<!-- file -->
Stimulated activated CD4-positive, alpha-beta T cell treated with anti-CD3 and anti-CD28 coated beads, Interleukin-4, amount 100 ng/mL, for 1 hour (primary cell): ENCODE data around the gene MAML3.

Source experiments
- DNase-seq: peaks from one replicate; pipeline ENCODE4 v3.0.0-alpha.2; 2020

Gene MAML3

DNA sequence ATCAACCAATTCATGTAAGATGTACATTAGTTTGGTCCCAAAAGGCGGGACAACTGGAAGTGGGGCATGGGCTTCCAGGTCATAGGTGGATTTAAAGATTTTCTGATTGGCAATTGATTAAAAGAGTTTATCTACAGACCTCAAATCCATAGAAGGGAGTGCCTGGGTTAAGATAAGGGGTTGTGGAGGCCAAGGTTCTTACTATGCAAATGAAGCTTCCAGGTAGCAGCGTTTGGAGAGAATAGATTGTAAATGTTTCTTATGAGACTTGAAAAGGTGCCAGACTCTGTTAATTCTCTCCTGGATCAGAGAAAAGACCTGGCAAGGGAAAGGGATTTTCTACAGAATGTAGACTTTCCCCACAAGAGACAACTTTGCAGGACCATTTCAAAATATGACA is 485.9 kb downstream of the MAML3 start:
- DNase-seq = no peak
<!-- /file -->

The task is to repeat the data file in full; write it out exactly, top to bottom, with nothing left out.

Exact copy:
Stimulated activated CD4-positive, alpha-beta T cell treated with anti-CD3 and anti-CD28 coated beads, Interleukin-4, amount 100 ng/mL, for 1 hour (primary cell): ENCODE data around the gene MAML3.

Source experiments
- DNase-seq: peaks from one replicate; pipeline ENCODE4 v3.0.0-alpha.2; 2020

Gene MAML3

DNA sequence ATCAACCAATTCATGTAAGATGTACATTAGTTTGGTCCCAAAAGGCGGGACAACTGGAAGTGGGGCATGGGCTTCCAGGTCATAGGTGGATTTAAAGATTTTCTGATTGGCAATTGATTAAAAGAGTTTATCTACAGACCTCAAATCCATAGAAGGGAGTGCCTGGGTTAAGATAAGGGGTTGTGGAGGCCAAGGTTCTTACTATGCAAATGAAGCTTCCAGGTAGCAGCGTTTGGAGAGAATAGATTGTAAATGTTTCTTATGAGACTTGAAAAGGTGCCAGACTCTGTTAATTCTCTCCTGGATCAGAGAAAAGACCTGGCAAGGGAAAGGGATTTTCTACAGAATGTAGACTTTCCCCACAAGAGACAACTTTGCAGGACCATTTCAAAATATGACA is 485.9 kb downstream of the MAML3 start:
- DNase-seq = no peak